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I came across this question that asks weather there are infinitely many primes of the form $an+d$ with $\gcd$($a, d$) $=$ $1$. To show there are infinitely many primes of the form(s) $4k-1$ and $6k-1$ can be proven with Euclid's Theorem:

For $4k-1$:

Suppose there are finitely many primes (in general), they are $2$, $p$, $p_2$,... $p_n$. Now let $q$ be the product of all these primes. $2q$ is still divisible by all the primes $p_n$ on our list. $2q-1$, However is $-1$ $\pmod {p_n}$ for all primes $p_n$ on the list of primes first created. Therefor, $2q-1$ must be divisible by a prime $n$ that was not on our list. Since $2$ was on our list of primes, and the product $2q$ is divisible by $4$, $2q-1$ is $3$ $\pmod 4$, and therefore must have a prime factor $3$ $\pmod 4$ which was not on our list of primes.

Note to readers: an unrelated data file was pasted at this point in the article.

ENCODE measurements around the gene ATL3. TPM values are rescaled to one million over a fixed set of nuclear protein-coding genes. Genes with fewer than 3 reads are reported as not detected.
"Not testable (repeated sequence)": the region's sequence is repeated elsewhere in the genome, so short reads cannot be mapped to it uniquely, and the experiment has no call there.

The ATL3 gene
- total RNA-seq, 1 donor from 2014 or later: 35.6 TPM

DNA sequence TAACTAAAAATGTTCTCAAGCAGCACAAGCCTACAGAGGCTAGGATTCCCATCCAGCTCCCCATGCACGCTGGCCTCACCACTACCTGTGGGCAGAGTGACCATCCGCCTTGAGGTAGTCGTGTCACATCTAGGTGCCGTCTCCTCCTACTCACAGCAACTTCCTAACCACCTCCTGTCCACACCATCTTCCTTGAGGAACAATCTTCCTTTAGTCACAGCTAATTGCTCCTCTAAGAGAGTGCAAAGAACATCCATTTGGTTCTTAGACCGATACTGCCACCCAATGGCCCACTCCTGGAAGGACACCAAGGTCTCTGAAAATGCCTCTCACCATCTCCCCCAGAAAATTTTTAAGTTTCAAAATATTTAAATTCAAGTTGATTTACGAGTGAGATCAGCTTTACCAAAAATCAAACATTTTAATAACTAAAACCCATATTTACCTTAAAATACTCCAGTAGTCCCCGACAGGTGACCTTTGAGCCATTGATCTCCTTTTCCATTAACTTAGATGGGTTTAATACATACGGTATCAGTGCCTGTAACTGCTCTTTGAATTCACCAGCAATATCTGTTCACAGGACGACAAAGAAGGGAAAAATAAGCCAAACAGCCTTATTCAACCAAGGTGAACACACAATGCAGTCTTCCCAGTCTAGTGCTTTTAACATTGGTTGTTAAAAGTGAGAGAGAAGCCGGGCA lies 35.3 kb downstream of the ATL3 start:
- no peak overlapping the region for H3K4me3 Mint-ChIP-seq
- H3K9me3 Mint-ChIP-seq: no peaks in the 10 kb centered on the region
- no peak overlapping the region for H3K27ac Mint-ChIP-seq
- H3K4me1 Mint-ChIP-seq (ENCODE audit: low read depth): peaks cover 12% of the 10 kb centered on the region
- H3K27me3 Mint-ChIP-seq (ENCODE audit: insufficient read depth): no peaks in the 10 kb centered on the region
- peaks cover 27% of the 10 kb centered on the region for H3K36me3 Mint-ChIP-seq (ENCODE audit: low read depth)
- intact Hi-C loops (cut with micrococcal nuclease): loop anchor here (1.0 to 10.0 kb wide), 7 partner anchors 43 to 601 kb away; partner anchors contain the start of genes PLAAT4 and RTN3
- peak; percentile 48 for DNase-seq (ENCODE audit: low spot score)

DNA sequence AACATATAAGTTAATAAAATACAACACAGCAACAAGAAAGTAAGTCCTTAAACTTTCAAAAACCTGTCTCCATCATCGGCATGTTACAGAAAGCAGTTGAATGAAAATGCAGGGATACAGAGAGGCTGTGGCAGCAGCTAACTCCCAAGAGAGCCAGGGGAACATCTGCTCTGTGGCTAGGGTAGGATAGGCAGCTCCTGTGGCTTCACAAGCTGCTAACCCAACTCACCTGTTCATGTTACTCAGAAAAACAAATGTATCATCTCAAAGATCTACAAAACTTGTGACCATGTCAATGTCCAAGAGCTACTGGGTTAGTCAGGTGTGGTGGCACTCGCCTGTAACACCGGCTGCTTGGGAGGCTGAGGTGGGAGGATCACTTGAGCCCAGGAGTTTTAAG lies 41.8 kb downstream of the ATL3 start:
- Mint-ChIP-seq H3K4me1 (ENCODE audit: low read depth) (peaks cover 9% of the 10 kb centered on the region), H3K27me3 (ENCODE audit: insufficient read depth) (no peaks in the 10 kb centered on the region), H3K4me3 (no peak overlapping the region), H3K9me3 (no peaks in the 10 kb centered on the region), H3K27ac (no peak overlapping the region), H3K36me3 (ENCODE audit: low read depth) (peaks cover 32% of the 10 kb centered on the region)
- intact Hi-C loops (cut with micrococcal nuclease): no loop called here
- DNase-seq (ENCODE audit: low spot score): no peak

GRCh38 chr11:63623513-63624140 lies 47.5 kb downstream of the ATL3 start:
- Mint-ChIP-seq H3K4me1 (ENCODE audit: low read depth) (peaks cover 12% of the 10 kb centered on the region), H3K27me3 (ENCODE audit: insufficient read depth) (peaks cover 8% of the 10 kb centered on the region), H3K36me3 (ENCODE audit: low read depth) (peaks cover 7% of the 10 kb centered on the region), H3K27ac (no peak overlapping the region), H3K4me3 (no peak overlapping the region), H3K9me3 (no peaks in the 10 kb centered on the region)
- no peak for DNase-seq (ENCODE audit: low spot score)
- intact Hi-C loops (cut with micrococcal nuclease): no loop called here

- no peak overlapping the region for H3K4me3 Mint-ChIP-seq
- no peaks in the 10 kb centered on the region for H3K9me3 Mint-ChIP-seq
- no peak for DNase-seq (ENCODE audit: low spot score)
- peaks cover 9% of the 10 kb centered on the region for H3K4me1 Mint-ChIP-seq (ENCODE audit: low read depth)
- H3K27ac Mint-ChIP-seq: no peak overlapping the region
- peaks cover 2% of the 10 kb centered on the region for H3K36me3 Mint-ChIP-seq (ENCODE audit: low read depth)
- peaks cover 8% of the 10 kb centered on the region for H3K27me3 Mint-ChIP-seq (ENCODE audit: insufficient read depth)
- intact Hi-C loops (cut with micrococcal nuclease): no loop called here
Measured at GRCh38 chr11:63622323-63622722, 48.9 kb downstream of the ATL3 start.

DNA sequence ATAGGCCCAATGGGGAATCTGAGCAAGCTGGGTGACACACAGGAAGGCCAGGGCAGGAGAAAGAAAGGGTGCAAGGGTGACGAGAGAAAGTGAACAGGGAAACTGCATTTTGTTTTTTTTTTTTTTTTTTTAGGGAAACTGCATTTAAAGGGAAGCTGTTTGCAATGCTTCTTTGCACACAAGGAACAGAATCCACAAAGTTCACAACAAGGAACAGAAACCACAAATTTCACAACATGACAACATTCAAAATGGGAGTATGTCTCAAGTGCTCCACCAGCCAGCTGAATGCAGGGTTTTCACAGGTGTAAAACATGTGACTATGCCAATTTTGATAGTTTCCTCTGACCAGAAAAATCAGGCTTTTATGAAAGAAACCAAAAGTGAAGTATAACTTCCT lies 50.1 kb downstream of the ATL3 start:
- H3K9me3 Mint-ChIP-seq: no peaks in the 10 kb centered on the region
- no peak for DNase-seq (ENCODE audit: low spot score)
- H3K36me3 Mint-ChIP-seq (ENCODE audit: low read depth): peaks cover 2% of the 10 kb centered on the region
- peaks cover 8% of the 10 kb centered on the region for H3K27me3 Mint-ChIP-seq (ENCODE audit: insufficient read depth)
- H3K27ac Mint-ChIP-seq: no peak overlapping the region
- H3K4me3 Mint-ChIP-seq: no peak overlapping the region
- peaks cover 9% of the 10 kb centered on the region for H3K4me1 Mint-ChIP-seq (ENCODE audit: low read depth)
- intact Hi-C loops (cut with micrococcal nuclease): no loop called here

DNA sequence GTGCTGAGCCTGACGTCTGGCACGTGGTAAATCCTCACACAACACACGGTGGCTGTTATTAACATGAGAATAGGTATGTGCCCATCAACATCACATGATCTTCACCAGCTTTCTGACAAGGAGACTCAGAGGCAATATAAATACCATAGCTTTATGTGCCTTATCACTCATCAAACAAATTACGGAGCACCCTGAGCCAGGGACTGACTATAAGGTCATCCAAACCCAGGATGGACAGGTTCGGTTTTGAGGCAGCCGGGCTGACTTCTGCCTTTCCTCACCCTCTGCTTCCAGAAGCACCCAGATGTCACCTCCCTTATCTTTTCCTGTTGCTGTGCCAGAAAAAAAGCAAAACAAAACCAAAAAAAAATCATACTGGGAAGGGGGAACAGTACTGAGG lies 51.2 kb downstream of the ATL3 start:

The $6k-1$ proof is similar by first starting with $2, 3, p, p_2$, $p_n$. instead. Given the product $q, q-1$ has a prime factor $n$ $=$ $5$ $\pmod 6$, but $n$ is not on our list.

Is there a proof like these for the $+1$ sides or any other progressions? Thanks.

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In general it's true that whenever $(a,d) = 1$ then the arithmetic sequence $ax + d$ has infinitely many primes. This is true due to the Dirichlet's Theorem. I doubt that there's an easy proof of this.

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    $\begingroup$ This is kind of orthogonal to the question. $\endgroup$ – Erick Wong Feb 9 '18 at 6:59

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